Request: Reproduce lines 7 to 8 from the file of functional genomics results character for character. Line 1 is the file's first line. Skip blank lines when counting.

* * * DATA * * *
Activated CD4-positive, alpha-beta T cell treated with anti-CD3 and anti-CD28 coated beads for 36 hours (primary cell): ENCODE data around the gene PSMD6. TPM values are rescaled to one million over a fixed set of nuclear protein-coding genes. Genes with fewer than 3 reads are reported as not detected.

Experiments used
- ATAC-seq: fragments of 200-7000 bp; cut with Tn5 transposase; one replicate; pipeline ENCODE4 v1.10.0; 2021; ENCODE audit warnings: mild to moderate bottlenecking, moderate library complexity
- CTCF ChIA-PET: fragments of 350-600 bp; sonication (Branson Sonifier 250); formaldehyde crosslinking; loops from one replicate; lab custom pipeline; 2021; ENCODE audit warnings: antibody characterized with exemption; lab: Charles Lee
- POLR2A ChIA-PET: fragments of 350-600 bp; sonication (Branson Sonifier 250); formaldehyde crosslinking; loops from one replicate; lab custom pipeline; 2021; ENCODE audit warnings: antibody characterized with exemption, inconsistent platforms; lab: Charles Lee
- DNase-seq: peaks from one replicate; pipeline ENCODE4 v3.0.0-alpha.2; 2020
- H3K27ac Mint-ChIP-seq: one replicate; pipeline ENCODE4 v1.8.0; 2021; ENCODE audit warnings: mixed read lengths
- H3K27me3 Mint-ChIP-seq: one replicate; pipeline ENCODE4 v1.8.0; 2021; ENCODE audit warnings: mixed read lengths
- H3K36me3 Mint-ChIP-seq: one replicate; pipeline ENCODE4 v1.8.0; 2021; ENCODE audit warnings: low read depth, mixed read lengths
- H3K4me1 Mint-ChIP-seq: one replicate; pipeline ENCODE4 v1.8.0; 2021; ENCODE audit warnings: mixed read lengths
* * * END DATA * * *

- H3K27ac Mint-ChIP-seq: one replicate; pipeline ENCODE4 v1.8.0; 2021; ENCODE audit warnings: mixed read lengths
- H3K27me3 Mint-ChIP-seq: one replicate; pipeline ENCODE4 v1.8.0; 2021; ENCODE audit warnings: mixed read lengths